He added that both the consumer, governments and exporters must have access to transparent and real information in order to make informed decisions. “Transparency in price information in the markets is very important.”
Hunger in Latin America
According to data from the FAO, Latin America and the Caribbean reached its highest prevalence since 2006, with 8.6% of people suffering from hunger in 2021, which corresponds to 56.5 million people. The figure grew by 13.2 million since before the outbreak of the pandemic in 2019.
Rabczuk also highlighted that the number of people experiencing severe food insecurity in Latin America and the Caribbean increased from 9.9% of the population in 2019 to 14.2% in 2021.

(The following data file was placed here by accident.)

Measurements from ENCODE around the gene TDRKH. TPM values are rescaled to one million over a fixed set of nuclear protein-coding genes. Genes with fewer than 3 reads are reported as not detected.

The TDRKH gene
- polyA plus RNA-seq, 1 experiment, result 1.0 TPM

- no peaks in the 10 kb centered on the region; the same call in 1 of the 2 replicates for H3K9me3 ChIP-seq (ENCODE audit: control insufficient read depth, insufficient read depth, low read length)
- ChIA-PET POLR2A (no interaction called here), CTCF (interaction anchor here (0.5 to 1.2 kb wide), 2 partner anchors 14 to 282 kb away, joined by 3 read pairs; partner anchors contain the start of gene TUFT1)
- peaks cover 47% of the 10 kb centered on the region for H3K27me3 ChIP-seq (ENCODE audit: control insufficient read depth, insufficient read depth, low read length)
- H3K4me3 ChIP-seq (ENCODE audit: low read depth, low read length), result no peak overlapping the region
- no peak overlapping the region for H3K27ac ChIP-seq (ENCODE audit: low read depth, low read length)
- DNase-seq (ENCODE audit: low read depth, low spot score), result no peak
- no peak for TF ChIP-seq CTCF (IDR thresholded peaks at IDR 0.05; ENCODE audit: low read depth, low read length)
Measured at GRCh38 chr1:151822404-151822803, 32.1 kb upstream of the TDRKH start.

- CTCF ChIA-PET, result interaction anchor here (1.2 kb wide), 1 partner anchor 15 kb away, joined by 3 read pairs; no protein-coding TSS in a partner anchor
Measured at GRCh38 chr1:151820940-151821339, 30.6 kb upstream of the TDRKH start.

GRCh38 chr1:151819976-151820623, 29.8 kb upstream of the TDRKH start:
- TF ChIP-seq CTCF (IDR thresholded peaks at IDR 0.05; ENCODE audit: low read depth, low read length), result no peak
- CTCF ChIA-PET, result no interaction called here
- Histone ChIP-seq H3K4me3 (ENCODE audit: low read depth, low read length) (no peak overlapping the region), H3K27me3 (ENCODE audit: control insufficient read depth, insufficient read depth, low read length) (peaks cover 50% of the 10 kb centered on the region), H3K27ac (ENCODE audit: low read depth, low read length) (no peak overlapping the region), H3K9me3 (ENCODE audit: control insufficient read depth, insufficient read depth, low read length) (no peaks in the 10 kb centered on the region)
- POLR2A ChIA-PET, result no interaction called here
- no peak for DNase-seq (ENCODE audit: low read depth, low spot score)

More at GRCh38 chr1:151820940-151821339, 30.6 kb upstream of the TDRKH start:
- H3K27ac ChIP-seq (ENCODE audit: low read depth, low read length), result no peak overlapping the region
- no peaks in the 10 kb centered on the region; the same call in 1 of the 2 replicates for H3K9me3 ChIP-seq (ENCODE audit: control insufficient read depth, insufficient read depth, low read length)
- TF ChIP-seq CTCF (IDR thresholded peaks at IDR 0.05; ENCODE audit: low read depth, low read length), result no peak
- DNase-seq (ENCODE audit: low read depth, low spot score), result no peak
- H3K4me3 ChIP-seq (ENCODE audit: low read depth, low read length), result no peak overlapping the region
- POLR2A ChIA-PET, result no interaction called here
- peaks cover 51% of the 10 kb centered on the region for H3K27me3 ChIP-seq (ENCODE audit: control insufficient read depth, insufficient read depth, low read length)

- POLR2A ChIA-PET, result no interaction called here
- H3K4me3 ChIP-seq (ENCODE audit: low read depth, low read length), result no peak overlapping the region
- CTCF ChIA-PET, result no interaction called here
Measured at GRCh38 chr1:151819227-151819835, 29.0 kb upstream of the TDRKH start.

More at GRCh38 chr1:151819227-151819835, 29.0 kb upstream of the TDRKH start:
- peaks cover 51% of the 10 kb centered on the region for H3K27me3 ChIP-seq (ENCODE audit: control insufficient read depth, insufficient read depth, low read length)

In addition to the fact that Latin America and the Caribbean have the highest cost of a healthy diet compared to other regions, and the prevalence of overweight and obesity are above the world average.
“In Latin America, it is also more expensive to eat healthily and at the same time we have a very worrying obesity crisis due to the high risks to health and therefore it becomes a burden on the health system of the States”, he said.
The FAO Food Price Index, measured in real terms, rose 64 points between May 2020 and March 2022, reaching its all-time high of 156.3 points in March 2022.
It then fell back, reaching levels similar to those observed between November 2021 and February 2022, prior to the start of the war, but continuing at a level above the maximum of past decades.
In health crises such as the one experienced in the pandemic, the expert applauded social projects such as “Estudiar sin hambre” and “Plan Colmena”, since with them the food problem could be solved for many communities, especially the most vulnerable in the country.